And while the Old Testament accepted divorce, Jesus forbade it. In short, of the sexual mores mentioned here, we only agree with the Bible on four of them, and disagree with it on sixteen!
  • Regarding the specific passages from the bible that are often quoted as evidence against same sex relationships, I offer a long quote from the presentation given by representatives of the Episcopal Church to the Anglican Consultative Council. The presentation, which can be viewed in its entirety online, is entitled To Set Our Hope on Christ.


    ...Two biblical texts that have sometimes been read as condemning same-sex relations are Genesis 19:1-29 and its companion story in Judges 19. Both stories are more about violent attempts to undermine ancient traditions of hospitality through guest rape than they are about same-sex relations. Except for the lone voice of Jude 7, the rest of the Bible comments on the sin of Sodom and Gomorrah as the sin of greed. Ezekiel 16:49 says, “This was the guilt of your sister Sodom: she and her daughters had pride, excess of food, and prosperous ease, but did not aid the poor and needy.”

    Several other biblical texts (1 Corinthians 6:9-11, 1 Timothy 1:10, and Acts 15:28-29) contain vice lists (strings of prohibited behaviors). Written in Greek, the meaning of these words is sometimes contested. Among these words are two that have been interpreted to describe same-sex relations. At least one of the words (malakoi) is so uncertain in its meaning that no solid argument can be based on it one way or the other. The other word (aresenokoitai) is probably a shorthand expression for the prohibition of a man lying with a man as with a woman in Leviticus 18:22.7 These vice lists do not contribute substantially to the debate, but they do point us to a text which does, Leviticus; and they serve at least to underline the importance of Leviticus for several New Testament writers.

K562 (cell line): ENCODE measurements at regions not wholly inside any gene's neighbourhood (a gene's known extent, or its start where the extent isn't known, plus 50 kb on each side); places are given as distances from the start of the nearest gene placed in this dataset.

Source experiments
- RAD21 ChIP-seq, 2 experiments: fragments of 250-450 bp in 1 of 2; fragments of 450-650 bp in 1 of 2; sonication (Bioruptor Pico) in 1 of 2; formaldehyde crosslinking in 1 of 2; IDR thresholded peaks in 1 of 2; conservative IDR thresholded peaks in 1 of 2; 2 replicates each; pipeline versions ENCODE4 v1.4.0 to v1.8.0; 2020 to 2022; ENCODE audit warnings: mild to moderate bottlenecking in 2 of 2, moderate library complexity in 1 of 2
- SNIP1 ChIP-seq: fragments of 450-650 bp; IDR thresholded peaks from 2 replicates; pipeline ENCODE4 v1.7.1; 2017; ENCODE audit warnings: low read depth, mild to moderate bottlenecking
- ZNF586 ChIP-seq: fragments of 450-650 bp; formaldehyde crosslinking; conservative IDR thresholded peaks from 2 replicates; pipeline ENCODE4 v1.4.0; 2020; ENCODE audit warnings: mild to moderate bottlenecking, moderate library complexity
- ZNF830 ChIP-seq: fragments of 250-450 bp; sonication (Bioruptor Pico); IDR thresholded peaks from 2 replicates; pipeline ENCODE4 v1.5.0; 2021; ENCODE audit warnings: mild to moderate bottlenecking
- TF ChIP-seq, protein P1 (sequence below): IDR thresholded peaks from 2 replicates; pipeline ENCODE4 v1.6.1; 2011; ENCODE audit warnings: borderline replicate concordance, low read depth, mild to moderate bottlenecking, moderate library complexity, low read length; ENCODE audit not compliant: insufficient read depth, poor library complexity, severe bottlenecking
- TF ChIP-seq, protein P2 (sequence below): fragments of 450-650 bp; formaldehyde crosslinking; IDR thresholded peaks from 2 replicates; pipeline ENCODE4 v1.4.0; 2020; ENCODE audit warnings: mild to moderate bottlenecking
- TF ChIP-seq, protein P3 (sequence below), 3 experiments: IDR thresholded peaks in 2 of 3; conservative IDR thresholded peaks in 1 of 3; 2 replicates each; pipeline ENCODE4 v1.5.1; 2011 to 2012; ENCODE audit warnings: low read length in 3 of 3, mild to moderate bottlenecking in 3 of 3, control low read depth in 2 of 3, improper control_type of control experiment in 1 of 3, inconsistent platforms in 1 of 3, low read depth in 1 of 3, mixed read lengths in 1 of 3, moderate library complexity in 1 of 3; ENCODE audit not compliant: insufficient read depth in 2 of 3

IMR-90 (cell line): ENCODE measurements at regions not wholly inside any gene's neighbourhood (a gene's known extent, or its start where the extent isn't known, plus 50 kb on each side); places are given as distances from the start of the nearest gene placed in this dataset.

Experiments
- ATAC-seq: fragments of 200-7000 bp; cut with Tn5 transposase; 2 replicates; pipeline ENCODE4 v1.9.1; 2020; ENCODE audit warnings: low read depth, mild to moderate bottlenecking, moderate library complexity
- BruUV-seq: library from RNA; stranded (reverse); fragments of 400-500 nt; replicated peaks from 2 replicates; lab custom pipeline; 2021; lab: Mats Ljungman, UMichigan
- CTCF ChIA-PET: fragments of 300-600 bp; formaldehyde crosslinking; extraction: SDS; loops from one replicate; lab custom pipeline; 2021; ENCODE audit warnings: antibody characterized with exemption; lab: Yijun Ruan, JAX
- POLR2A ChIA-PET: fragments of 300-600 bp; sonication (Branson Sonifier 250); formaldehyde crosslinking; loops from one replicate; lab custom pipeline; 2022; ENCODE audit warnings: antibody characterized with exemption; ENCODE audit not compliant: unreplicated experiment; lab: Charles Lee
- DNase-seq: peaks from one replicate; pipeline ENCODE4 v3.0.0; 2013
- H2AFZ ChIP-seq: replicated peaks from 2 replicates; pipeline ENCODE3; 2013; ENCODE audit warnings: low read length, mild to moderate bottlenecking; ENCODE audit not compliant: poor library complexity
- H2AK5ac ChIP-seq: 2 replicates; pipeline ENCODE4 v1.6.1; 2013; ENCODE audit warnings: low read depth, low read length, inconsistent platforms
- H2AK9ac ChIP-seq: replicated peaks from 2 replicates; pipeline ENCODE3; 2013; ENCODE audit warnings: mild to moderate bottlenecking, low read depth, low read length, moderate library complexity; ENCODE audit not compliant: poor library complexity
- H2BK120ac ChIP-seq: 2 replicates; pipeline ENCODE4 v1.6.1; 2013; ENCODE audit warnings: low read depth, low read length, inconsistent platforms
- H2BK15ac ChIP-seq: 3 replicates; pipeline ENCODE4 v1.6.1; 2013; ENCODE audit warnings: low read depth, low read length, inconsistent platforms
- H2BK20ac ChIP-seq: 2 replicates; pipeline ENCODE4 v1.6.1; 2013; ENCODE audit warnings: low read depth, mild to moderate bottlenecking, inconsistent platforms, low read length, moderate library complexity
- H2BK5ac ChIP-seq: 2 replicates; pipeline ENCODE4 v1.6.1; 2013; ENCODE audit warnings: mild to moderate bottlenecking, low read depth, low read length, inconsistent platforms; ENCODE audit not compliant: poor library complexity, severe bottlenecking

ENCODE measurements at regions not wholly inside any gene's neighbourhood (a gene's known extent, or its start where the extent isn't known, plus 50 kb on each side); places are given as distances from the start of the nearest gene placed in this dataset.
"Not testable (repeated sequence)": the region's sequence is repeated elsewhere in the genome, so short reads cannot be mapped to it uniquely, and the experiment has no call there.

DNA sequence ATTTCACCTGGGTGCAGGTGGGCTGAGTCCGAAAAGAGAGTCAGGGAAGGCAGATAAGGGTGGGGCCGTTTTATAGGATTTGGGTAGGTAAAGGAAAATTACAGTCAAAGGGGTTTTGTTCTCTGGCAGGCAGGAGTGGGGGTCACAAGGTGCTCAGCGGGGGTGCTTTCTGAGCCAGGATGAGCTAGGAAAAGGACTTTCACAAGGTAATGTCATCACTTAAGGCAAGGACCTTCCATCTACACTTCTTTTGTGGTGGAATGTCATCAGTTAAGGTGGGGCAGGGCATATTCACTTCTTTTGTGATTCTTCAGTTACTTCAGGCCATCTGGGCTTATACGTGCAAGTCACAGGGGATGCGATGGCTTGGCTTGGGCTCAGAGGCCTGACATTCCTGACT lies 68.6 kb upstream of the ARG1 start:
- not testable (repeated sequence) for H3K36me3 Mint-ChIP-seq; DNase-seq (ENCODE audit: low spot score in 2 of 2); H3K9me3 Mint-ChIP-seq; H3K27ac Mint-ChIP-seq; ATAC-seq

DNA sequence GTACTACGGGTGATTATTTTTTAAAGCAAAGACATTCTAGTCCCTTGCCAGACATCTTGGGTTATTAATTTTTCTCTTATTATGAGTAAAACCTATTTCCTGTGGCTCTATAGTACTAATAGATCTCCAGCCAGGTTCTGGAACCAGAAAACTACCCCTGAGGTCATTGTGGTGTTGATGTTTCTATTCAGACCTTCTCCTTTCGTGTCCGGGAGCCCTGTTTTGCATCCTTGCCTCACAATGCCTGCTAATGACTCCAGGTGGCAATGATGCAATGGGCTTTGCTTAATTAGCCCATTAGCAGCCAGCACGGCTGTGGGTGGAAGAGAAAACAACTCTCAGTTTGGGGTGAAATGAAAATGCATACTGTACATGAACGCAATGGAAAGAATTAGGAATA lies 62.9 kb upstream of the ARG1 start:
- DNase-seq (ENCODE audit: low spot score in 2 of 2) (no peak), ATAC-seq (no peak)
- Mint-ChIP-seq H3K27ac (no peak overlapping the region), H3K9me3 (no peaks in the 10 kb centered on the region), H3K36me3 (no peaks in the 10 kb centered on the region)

Bearing these points in mind, we turn now to what, in our judgment, are the two most significant biblical sites for the present discussion.